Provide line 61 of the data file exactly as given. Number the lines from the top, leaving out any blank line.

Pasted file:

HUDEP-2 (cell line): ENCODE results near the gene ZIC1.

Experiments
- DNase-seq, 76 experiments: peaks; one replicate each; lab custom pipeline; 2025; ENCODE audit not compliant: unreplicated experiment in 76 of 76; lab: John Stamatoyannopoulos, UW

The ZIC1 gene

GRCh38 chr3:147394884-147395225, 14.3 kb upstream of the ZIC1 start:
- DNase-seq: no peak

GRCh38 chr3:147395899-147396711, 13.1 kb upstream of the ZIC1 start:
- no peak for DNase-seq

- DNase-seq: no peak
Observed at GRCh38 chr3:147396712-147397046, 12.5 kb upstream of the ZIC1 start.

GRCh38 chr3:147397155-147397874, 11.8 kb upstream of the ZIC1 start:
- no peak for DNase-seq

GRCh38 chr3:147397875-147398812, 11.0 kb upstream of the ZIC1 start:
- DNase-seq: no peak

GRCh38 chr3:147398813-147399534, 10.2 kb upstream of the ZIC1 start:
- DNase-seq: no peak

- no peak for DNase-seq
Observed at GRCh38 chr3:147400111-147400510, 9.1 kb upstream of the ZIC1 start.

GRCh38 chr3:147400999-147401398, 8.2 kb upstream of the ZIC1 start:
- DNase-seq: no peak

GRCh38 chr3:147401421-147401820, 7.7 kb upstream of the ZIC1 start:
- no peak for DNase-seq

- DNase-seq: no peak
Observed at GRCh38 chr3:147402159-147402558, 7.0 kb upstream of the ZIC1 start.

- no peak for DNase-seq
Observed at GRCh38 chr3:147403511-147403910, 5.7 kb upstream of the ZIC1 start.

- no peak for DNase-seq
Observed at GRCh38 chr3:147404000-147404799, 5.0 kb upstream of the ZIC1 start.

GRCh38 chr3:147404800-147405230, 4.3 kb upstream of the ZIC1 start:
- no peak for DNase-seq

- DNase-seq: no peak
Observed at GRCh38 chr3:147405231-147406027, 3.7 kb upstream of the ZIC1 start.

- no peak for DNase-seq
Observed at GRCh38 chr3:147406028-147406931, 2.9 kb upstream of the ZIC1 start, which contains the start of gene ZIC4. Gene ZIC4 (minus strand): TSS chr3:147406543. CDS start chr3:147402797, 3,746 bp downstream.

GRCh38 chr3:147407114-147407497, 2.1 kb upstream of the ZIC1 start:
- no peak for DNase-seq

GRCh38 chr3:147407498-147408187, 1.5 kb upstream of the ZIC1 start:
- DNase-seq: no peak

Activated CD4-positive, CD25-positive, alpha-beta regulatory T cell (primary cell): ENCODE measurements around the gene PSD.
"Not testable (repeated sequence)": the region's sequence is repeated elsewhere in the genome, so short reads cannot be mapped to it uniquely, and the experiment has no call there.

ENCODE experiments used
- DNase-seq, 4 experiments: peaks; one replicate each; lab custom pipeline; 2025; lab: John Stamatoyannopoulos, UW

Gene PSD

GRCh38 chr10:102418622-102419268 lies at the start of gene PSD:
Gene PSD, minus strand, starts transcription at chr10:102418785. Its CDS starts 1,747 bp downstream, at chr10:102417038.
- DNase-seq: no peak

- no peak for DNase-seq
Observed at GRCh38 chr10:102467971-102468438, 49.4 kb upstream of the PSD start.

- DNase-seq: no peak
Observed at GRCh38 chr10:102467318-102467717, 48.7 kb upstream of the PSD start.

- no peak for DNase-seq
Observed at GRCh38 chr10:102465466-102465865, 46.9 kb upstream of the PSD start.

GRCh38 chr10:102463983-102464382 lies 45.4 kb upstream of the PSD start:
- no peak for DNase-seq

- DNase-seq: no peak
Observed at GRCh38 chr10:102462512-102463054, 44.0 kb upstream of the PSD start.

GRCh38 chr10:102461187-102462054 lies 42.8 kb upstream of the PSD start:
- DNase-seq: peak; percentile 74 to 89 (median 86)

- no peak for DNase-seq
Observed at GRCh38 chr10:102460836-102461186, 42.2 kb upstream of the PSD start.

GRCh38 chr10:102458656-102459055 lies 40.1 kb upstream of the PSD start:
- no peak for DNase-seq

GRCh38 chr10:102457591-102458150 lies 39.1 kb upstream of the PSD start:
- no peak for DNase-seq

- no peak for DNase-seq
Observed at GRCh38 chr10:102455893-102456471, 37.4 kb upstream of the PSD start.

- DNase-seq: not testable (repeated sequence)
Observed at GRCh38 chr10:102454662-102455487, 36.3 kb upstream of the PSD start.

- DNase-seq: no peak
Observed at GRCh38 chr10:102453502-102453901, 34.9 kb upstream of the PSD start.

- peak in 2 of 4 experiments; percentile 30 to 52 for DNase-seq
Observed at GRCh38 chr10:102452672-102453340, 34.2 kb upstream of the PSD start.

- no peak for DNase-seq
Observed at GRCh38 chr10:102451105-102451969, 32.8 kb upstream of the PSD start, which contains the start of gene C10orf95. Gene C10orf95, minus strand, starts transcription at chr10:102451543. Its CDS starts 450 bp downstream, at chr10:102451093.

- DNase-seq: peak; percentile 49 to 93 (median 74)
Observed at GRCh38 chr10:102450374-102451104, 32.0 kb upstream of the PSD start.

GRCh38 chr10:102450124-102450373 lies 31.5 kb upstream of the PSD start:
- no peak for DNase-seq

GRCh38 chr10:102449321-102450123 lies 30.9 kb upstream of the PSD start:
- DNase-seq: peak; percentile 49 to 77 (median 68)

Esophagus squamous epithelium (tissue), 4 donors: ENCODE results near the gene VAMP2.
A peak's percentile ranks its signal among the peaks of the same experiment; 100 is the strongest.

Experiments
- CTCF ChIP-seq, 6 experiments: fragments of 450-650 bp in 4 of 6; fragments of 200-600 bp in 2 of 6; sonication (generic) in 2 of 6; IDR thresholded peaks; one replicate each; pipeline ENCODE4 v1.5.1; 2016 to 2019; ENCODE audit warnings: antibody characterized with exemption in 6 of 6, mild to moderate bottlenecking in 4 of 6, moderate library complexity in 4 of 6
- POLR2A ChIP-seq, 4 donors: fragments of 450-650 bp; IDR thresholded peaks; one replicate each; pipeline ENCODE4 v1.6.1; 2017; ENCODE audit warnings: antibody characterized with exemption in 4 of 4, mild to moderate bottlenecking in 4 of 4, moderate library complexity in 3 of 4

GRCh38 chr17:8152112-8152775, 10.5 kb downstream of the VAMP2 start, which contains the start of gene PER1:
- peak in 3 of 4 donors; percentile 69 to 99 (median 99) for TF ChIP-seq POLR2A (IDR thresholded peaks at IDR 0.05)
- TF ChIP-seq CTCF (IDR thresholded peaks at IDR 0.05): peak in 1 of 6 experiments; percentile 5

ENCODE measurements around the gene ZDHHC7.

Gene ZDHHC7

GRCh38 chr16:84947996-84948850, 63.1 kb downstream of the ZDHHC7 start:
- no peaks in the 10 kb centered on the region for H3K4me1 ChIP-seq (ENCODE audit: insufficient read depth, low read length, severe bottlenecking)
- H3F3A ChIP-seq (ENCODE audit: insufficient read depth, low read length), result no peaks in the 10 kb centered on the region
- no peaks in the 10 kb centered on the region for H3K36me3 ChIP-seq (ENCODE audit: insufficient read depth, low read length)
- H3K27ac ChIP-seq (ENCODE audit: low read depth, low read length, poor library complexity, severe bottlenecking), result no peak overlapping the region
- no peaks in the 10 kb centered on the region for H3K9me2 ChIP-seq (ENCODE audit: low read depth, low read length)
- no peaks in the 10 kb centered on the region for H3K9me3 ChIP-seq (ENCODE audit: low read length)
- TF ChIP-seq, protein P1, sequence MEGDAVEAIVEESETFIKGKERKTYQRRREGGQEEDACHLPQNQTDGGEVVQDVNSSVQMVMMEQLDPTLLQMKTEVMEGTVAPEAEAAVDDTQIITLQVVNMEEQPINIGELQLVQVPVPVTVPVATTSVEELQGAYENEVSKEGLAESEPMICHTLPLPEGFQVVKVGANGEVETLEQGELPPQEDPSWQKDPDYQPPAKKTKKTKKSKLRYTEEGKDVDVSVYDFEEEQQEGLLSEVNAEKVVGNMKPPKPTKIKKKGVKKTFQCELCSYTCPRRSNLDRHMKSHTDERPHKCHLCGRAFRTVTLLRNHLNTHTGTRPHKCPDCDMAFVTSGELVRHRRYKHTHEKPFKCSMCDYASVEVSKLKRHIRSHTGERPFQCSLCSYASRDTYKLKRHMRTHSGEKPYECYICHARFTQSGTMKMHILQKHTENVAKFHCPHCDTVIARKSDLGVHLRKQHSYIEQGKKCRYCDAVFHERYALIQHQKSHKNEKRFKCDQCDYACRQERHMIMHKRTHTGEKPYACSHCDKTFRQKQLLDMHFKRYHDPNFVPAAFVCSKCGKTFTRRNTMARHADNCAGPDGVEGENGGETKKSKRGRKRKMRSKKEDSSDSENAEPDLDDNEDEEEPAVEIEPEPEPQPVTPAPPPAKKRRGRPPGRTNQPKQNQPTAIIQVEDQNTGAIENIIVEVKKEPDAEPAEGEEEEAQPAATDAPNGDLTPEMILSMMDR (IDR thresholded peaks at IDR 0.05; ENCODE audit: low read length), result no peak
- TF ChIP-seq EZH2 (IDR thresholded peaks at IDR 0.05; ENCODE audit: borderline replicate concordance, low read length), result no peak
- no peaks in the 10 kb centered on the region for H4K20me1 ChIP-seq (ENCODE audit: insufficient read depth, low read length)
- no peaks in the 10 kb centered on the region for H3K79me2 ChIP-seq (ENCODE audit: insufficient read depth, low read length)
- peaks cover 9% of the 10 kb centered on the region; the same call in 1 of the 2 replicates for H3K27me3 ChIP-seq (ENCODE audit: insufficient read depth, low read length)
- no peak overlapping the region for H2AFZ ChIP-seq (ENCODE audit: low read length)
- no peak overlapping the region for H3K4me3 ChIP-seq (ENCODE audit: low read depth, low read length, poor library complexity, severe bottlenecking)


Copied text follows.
GRCh38 chr10:102458656-102459055 lies 40.1 kb upstream of the PSD start: